Choosing an open-source CMS, part 1: Why we use Drupal

Two companies decide that Drupal, a powerful but complex content management system, works best for them.

Of the open-source content management systems (CMSs) available today, WordPress, Joomla and Drupal are, according to Web technology tracker W3Techs, by far the most popular. But how do companies choose which to use?

Conventional wisdom has it that WordPress is the fast and easy way to go, while Drupal works best for large, complex, enterprise-class websites. Joomla fits somewhere in the middle -- it has some of the power of Drupal but with greater ease of use. That doesn't tell the whole story, however. All three CMSs have evolved beyond their roots: Drupal is getting easier, WordPress more sophisticated and Joomla offers both a CMS and a related Web development platform on which it can run.

This month we start a series that looks at this decision through the eyes of the people who use these systems. We asked users of each CMS to explain why they chose each platform, what made it the better fit for their needs compared to the others available and how they built on the strengths and worked around the weaknesses of their chosen platform.

[For in-depth reviews of these three open-source content management systems, see Site builder shootout: Drupal vs. Joomla vs. WordPress. Looking for development tools? Try 10 free Drupal modules that make development easier.]

In this first part of the series, we start with Drupal and two companies that chose it to build and maintain their sites: electronic component manufacturer Integrated Device Technology (IDT) and Fearnet, which offers an on-demand and traditional cable channel as well as a website.

Drupal, considered one of the most flexible and powerful CMSs available for developing complex enterprise websites, wasn't originally conceived as a CMS. Dries Buytaert, who was at the time a student at the University of Antwerp, wrote what would eventually become Drupal as message board software in 1999. It wasn't until 2001, when Buytaert founded the Drupal open source project, that his "Drop" software took on its current name.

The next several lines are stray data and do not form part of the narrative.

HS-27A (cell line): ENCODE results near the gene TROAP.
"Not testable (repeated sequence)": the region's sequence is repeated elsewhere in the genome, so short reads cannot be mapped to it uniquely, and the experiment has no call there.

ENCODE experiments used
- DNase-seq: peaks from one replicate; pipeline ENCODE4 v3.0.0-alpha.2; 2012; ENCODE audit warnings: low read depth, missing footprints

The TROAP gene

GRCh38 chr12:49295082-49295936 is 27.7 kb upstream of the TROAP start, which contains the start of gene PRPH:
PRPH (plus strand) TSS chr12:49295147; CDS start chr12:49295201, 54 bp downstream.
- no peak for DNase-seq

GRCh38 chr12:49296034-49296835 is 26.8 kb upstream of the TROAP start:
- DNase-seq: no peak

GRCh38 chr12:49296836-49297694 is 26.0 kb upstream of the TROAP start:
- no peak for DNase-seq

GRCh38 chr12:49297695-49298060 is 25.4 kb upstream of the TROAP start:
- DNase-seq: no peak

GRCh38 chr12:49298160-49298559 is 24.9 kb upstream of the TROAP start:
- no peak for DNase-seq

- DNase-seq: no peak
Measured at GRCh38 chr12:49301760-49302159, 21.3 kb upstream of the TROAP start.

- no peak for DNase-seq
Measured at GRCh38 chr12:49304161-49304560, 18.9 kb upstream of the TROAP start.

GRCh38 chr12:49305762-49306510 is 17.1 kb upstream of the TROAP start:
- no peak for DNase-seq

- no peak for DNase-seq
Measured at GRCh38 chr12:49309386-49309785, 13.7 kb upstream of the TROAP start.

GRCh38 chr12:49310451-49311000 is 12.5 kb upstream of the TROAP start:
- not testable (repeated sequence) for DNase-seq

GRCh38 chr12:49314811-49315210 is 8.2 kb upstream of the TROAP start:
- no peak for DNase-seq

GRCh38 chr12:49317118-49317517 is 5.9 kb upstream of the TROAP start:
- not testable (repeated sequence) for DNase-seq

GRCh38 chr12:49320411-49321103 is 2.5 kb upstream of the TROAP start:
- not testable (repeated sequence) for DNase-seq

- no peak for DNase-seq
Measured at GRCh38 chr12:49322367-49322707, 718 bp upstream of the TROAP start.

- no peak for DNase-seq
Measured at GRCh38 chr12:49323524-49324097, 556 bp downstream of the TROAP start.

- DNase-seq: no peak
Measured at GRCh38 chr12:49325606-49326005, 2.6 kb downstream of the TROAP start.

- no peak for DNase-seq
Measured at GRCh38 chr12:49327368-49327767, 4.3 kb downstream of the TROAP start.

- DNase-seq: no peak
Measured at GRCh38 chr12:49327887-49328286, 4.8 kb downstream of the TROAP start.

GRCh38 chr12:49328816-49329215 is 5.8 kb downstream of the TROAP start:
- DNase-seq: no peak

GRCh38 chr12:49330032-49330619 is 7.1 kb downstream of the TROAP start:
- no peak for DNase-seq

Drupal's relatively small installed base -- according to W3Techs, as of February 1 just 2.3% of all websites use the CMS, behind WordPress (17.4%) and Joomla (2.7%) -- belies its substantial presence in the enterprise. Designed from the ground up as an open-source Web publishing platform, Drupal has a dedicated fan base among developers of high-end and enterprise-scale websites, according to Buytaert.

Drupal is designed and maintained by website developers who need to build technically sophisticated sites. "There's a different level of developers in this community. It's more technical in nature [than the Joomla and WordPress communities]," Buytaert says.

Drupal shines with more complex websites. It's a great solution for people who want to build feature-rich websites and it's a great solution for large enterprises. That's our sweet spot. Dries Buytaert, co-founder and project leader for the Drupal Project

Techie as it may be, however, Buytaert describes the Drupal's governance as "laid back," with few defined roles in a community where people step up as needed. But Drupal's founder still plays a key leadership function. "I come in when decisions need to be made because the community gets stuck," he says.

The model seems to work: Over the years Drupal has evolved into a sophisticated publishing platform with more than 18,000 modules developed by a community of 800,000 members. "If you're building a website with thousands of registered users that need to be sliced and diced into different groups and access patterns, Drupal is well suited to that," Buytaert says.